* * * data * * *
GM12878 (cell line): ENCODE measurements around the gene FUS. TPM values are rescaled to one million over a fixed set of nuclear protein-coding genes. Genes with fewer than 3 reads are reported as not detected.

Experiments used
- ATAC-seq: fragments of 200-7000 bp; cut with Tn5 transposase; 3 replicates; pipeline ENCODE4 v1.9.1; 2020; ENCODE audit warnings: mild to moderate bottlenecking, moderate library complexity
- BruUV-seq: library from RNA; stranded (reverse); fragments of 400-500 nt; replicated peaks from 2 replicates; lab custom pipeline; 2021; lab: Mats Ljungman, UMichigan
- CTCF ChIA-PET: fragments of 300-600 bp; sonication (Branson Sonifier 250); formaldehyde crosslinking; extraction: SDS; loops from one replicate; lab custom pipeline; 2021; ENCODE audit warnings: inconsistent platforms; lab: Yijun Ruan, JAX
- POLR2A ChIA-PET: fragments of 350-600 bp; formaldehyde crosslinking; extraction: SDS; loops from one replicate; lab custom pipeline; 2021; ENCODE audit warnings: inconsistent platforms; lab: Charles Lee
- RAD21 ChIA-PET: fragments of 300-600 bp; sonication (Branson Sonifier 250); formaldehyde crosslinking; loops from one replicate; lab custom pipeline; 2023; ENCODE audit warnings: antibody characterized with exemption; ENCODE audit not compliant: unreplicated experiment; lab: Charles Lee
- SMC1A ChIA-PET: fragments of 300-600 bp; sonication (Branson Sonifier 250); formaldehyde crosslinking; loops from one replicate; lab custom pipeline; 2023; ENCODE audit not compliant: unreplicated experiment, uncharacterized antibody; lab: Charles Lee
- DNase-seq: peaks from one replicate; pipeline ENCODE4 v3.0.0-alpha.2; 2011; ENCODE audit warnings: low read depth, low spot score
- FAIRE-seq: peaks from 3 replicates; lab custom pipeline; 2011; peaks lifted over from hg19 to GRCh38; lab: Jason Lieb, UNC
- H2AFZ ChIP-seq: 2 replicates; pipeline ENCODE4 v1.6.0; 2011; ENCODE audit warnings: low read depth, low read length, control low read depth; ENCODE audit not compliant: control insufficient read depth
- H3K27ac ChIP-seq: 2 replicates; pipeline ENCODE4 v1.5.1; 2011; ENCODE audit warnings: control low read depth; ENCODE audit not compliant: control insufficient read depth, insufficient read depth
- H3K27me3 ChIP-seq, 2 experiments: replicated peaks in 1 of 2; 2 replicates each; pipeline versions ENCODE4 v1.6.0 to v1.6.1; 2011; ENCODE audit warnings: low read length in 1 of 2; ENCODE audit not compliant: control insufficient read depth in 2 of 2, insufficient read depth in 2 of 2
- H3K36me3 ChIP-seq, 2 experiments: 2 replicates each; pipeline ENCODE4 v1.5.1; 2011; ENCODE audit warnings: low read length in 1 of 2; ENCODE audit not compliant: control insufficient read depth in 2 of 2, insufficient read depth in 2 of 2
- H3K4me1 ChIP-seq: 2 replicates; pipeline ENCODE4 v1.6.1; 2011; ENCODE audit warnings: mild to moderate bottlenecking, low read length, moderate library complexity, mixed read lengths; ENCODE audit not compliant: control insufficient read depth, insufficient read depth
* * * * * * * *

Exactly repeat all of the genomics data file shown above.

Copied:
GM12878 (cell line): ENCODE measurements around the gene FUS. TPM values are rescaled to one million over a fixed set of nuclear protein-coding genes. Genes with fewer than 3 reads are reported as not detected.

Experiments used
- ATAC-seq: fragments of 200-7000 bp; cut with Tn5 transposase; 3 replicates; pipeline ENCODE4 v1.9.1; 2020; ENCODE audit warnings: mild to moderate bottlenecking, moderate library complexity
- BruUV-seq: library from RNA; stranded (reverse); fragments of 400-500 nt; replicated peaks from 2 replicates; lab custom pipeline; 2021; lab: Mats Ljungman, UMichigan
- CTCF ChIA-PET: fragments of 300-600 bp; sonication (Branson Sonifier 250); formaldehyde crosslinking; extraction: SDS; loops from one replicate; lab custom pipeline; 2021; ENCODE audit warnings: inconsistent platforms; lab: Yijun Ruan, JAX
- POLR2A ChIA-PET: fragments of 350-600 bp; formaldehyde crosslinking; extraction: SDS; loops from one replicate; lab custom pipeline; 2021; ENCODE audit warnings: inconsistent platforms; lab: Charles Lee
- RAD21 ChIA-PET: fragments of 300-600 bp; sonication (Branson Sonifier 250); formaldehyde crosslinking; loops from one replicate; lab custom pipeline; 2023; ENCODE audit warnings: antibody characterized with exemption; ENCODE audit not compliant: unreplicated experiment; lab: Charles Lee
- SMC1A ChIA-PET: fragments of 300-600 bp; sonication (Branson Sonifier 250); formaldehyde crosslinking; loops from one replicate; lab custom pipeline; 2023; ENCODE audit not compliant: unreplicated experiment, uncharacterized antibody; lab: Charles Lee
- DNase-seq: peaks from one replicate; pipeline ENCODE4 v3.0.0-alpha.2; 2011; ENCODE audit warnings: low read depth, low spot score
- FAIRE-seq: peaks from 3 replicates; lab custom pipeline; 2011; peaks lifted over from hg19 to GRCh38; lab: Jason Lieb, UNC
- H2AFZ ChIP-seq: 2 replicates; pipeline ENCODE4 v1.6.0; 2011; ENCODE audit warnings: low read depth, low read length, control low read depth; ENCODE audit not compliant: control insufficient read depth
- H3K27ac ChIP-seq: 2 replicates; pipeline ENCODE4 v1.5.1; 2011; ENCODE audit warnings: control low read depth; ENCODE audit not compliant: control insufficient read depth, insufficient read depth
- H3K27me3 ChIP-seq, 2 experiments: replicated peaks in 1 of 2; 2 replicates each; pipeline versions ENCODE4 v1.6.0 to v1.6.1; 2011; ENCODE audit warnings: low read length in 1 of 2; ENCODE audit not compliant: control insufficient read depth in 2 of 2, insufficient read depth in 2 of 2
- H3K36me3 ChIP-seq, 2 experiments: 2 replicates each; pipeline ENCODE4 v1.5.1; 2011; ENCODE audit warnings: low read length in 1 of 2; ENCODE audit not compliant: control insufficient read depth in 2 of 2, insufficient read depth in 2 of 2
- H3K4me1 ChIP-seq: 2 replicates; pipeline ENCODE4 v1.6.1; 2011; ENCODE audit warnings: mild to moderate bottlenecking, low read length, moderate library complexity, mixed read lengths; ENCODE audit not compliant: control insufficient read depth, insufficient read depth